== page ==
Computed tomographic findings in congenital hemiparesis in childhood and their relation to etiology and prognosis

Neuropediatrics. 1981 May;12(2):101-9. doi: 10.1055/s-2008-1059643.


40, 1-14-year-old children suffering from congenital hemiparesis were re-examined neurologically and admitted to CT. According to our morphological results we found three different types of CT patterns: 1. unilateral enlargement of the lateral ventricle or parts of it (20 patients), 2. cavity in the cortex and subcortical white matter within the supply area of the middle cerebral artery (17 patients), 3. normal CT scans (3 patients). Patients with a cortical and subcortical cavity consistently had a moderate to severe hemiparesis and suffered more often from epilepsy and intellectual impairment than patients with unilateral ventricular enlargement and those with normal CT findings. Most patients with cortical defects had a history of perinatal complications, while abnormal pregnancies and prematurity prevailed in patients with unilateral ventricular enlargement. We believe that a cavity in the cortex and subcortical white matter is of arterial-ischemic origin, whereas unilateral ventricular enlargement with destruction of the deep white matter is related to venous hemorrhage. But it must be emphasized that CT cannot detect the causes, mechanisms and timing of the underlying brain lesions in congenital hemiparesis.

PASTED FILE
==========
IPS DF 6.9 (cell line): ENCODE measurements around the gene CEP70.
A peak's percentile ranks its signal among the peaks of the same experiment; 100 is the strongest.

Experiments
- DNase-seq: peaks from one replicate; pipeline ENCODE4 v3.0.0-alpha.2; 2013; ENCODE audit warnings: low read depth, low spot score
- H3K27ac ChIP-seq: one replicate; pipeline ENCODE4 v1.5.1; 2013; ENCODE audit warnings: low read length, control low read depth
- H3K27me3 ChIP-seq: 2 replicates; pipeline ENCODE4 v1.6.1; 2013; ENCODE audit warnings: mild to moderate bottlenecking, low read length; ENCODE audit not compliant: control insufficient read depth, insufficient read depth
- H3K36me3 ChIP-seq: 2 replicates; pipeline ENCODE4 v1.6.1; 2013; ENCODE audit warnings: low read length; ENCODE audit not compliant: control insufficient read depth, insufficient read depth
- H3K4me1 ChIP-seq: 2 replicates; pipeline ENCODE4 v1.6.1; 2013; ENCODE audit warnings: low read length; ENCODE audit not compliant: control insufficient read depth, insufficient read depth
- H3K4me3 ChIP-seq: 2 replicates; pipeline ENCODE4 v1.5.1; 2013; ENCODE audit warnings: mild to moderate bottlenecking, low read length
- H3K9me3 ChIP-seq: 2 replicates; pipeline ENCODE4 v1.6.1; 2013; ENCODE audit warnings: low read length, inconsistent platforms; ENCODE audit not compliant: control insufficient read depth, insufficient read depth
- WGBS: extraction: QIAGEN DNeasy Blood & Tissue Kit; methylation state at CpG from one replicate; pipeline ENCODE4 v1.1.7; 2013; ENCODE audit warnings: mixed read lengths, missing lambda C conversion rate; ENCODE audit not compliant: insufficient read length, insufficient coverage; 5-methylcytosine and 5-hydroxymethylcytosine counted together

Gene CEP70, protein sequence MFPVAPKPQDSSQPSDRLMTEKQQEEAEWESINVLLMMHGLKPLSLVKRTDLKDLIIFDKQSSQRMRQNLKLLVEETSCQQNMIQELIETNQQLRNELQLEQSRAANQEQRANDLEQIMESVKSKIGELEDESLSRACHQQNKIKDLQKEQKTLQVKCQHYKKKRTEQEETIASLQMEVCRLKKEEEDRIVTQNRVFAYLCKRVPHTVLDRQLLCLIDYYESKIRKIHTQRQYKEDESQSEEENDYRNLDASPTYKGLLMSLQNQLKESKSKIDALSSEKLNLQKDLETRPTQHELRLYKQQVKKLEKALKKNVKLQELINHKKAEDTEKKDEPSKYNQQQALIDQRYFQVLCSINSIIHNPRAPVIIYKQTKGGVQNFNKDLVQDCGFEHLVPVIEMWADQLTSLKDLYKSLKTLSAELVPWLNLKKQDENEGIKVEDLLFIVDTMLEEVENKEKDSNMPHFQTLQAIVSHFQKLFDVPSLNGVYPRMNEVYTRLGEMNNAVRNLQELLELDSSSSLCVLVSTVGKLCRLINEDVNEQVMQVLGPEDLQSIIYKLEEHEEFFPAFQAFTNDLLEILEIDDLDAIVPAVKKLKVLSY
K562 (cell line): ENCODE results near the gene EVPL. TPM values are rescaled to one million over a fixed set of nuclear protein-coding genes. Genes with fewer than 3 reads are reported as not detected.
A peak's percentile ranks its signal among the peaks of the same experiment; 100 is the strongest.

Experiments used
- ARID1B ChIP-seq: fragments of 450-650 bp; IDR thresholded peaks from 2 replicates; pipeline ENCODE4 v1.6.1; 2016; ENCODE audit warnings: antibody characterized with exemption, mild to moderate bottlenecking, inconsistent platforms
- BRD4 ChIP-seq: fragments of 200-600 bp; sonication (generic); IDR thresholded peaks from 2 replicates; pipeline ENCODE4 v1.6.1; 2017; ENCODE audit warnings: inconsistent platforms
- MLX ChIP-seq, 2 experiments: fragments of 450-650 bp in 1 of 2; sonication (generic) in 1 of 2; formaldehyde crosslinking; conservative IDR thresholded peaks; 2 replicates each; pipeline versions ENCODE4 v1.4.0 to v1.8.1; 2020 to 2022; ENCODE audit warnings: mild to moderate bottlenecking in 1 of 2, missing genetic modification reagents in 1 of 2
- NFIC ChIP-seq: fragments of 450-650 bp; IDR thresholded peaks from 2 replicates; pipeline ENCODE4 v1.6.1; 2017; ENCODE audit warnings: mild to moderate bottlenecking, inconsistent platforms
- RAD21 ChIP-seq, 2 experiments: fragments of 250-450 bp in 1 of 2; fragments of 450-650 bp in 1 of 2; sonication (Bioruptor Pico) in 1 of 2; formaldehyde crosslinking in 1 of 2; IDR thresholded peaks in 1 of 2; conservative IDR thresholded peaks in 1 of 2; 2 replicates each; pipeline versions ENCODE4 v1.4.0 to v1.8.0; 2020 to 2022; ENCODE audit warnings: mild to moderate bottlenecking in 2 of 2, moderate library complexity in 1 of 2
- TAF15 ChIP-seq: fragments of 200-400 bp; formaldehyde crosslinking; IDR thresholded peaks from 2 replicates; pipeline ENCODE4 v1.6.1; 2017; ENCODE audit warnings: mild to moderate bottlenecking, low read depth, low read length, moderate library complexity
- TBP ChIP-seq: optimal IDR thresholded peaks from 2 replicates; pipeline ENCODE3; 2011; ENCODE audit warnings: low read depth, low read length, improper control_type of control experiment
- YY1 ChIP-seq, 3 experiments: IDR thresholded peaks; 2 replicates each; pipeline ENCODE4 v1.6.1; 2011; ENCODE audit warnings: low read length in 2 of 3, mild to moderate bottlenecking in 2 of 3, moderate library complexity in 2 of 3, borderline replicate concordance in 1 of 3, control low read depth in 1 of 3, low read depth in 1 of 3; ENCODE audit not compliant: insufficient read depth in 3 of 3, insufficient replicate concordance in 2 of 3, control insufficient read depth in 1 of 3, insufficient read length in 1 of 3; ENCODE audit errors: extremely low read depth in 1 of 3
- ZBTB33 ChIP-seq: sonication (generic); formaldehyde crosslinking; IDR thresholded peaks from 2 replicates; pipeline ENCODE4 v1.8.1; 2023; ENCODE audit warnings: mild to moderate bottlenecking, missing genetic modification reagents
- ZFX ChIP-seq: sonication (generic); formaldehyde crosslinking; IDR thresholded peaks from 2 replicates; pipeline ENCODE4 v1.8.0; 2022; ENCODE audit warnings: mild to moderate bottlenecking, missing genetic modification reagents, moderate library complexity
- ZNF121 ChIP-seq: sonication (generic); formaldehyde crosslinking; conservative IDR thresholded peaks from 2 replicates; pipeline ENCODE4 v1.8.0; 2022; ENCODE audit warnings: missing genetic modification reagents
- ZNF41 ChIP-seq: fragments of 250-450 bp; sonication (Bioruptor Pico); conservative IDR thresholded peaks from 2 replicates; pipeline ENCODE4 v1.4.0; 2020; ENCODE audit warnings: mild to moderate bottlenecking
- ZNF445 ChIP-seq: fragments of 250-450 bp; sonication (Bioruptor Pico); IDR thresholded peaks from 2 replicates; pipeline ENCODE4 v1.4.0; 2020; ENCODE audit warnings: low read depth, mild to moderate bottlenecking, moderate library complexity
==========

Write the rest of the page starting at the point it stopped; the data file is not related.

MeSH terms

  • Adolescent
  • Birth Injuries / pathology
  • Brain Damage, Chronic / pathology
  • Cerebral Cortex / pathology
  • Cerebral Ventriculography
  • Cerebrovascular Disorders / pathology
  • Child
  • Child, Preschool
  • Epilepsy / etiology
  • Hemiplegia / congenital*
  • Hemiplegia / etiology
  • Humans
  • Infant
  • Infant, Newborn
  • Intellectual Disability / etiology
  • Prognosis
  • Tomography, X-Ray Computed*